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I am new to perl, at most places where hash is used a reference to python's dictionaries is given. A difference which I have noticed is that the hashes don't preserve the order of elements. I would like to know if there are some more concrete and fundamental differences between the two.

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Python dictionaries don't preserve the order of elements either. – Simeon Visser May 20 '12 at 19:22
Python dictionaries don't preserve the order of elements either; they are implemented as hash tables. – Philipp May 20 '12 at 19:23
up vote 16 down vote accepted

The most fundamental difference is that perl hashes don't throw errors if you access elements that aren't there.

$ python -c 'd = {}; print d["a"]'
Traceback (most recent call last):
  File "<string>", line 1, in <module>
KeyError: 'a'
$ perl -e '$d = {};  print $d->{a}'

Perl hashes auto create elements too unlike python

$ python -c 'd = dict(); d["a"]["b"]["c"]=1'
Traceback (most recent call last):
  File "<string>", line 1, in <module>
KeyError: 'a'
$ perl -e '$d = {};  $d->{a}{b}{c}=1'

If you are converting perl to python those are the main things that will catch you out.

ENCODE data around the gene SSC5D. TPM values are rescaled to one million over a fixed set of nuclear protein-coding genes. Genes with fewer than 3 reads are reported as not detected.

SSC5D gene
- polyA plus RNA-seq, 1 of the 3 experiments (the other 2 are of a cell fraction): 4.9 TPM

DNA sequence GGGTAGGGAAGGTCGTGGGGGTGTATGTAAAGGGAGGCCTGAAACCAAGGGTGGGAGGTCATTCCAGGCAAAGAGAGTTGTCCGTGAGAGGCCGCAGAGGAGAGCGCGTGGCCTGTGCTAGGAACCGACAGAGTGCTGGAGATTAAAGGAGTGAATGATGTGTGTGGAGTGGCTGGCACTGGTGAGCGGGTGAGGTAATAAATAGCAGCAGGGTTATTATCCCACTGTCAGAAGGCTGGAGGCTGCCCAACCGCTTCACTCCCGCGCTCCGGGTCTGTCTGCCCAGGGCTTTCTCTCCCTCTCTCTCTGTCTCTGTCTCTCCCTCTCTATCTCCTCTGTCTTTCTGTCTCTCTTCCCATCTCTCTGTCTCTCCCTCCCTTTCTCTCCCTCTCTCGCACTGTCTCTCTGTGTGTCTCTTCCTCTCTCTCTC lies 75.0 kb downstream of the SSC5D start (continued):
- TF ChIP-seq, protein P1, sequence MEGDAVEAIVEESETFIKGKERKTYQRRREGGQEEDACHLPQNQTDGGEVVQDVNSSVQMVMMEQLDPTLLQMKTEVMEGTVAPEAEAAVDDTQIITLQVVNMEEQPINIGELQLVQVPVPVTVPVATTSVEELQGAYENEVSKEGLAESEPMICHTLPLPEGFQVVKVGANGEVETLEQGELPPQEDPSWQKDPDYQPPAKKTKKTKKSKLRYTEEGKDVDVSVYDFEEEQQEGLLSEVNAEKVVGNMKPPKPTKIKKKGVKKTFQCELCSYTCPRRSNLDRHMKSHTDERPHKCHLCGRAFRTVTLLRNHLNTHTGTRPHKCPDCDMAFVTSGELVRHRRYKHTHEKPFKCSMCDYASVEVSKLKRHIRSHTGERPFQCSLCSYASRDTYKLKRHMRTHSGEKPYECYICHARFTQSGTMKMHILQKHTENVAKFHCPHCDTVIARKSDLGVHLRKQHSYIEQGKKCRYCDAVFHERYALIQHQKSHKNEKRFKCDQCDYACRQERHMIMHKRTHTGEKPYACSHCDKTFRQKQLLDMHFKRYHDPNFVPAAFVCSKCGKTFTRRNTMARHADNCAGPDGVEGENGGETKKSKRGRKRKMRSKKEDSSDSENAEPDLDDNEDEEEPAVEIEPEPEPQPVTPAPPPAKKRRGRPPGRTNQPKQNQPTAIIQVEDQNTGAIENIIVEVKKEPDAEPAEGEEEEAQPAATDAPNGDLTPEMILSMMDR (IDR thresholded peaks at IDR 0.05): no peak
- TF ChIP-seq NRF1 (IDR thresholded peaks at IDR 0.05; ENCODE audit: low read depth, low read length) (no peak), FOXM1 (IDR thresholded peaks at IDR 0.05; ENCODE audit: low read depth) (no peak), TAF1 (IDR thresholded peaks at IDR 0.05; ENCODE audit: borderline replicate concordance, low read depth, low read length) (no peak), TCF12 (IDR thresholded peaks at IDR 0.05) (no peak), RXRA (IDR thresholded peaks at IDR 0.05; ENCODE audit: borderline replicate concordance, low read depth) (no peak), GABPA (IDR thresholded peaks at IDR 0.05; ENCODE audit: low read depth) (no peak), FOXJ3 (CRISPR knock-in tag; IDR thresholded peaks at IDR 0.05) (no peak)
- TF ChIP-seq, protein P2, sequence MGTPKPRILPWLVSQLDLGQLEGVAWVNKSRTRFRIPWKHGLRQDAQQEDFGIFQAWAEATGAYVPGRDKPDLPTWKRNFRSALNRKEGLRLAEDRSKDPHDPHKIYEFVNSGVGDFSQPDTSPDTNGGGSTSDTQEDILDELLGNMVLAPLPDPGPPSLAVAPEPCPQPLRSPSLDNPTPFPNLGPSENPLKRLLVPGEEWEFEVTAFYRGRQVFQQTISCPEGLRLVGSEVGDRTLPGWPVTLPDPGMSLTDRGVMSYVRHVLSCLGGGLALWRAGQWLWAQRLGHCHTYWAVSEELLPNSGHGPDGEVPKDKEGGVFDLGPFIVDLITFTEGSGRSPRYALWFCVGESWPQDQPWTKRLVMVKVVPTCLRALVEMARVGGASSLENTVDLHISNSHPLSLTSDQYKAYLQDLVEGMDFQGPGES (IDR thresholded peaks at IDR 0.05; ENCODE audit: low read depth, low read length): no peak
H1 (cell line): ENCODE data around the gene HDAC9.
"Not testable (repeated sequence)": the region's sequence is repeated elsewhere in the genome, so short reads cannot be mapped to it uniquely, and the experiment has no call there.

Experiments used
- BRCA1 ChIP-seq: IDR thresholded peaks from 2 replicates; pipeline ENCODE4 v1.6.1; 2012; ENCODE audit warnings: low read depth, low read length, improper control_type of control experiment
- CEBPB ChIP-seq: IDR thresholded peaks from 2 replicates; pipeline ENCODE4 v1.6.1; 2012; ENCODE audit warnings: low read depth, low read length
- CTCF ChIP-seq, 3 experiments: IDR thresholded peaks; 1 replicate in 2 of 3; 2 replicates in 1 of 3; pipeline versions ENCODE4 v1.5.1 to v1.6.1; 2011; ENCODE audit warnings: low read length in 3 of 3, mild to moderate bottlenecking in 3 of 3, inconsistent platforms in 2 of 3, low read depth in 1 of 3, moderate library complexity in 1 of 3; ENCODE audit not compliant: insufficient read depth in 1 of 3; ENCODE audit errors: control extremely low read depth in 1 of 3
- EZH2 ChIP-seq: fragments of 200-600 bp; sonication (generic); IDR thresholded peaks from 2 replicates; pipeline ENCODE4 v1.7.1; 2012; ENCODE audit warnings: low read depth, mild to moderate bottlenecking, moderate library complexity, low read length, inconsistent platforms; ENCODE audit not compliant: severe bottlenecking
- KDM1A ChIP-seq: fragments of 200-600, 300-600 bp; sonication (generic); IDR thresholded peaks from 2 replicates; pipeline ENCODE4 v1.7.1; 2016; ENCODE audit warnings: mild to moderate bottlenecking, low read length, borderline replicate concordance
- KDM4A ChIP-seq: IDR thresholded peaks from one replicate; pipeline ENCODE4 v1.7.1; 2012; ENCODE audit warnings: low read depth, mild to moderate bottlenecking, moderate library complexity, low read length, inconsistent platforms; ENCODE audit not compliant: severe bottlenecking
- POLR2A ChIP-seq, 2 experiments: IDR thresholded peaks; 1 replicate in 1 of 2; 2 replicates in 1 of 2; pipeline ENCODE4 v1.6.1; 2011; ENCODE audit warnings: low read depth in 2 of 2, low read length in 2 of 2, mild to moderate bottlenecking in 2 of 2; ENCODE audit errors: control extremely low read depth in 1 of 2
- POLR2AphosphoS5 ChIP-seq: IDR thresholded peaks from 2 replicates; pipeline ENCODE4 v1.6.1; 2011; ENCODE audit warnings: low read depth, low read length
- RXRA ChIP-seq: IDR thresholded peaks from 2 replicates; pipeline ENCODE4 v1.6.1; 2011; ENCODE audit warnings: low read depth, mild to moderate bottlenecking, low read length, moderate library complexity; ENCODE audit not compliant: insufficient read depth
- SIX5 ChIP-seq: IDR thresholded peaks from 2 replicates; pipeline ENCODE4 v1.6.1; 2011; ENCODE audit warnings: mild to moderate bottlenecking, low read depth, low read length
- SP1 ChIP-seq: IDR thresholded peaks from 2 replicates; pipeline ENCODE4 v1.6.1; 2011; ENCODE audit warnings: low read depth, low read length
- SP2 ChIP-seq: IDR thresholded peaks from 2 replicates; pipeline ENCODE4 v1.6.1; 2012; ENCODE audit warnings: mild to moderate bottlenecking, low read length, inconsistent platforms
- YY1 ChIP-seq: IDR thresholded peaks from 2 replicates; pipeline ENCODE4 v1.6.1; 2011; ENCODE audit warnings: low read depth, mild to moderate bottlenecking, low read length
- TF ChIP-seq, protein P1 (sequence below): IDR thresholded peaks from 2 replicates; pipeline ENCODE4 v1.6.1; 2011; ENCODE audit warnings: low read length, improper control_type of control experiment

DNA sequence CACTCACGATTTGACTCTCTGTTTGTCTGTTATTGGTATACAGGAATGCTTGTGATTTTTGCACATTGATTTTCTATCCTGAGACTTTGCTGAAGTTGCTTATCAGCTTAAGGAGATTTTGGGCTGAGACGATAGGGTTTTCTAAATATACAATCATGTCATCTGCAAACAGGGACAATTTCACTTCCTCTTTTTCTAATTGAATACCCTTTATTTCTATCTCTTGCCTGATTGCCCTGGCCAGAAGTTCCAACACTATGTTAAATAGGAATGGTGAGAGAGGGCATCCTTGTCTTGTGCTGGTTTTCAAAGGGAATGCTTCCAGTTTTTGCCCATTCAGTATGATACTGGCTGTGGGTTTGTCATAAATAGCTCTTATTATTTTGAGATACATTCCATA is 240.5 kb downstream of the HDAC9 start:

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You should use strict; use warnings; in all your Perl scripts anyway. That will also remove some of these differences. I think you will find that most of the significant differences are in other parts of the languages, like the "everything is an object" paradigm of Python, and in the exception handling. – tripleee May 20 '12 at 19:36
@triplee use strict; use warnings; does not make any difference in this case, it forbids you to use undeclared variables, not undefined dictionary items. – ZyX May 20 '12 at 20:18
You can sort-of emulate the Perl behavior with collections.defaultdict in Python, but you still have to actually worry about the types of objects. – Karl Knechtel May 20 '12 at 21:01
For sake of completeness, I shall mention that the lax behaviour of Perl hashes can be restricted with Hash::Util and autovivification. – daxim May 20 '12 at 21:34
Python does auto creates elements, but it will not implicitly instantiante a subdict if there isn't one yet. So d = dict(); d['a'] = 1 works, and so does d = dict(); d['a'] = dict(); d['a']['b'] = 1 – Jens Timmerman Feb 27 '14 at 12:56

Another major difference is that in Python you can have (user-defined) objects as your dictionary keys. Dictionaries will use the objects' __hash__ and __eq__ methods to manage this.

In Perl, you can't use objects as hash keys by default. Keys are stored as strings and objects will be interpolated to strings if you try to use them as keys. (However, it's possible to use objects as keys by using a tied hash with a module such as Tie::RefHash.)

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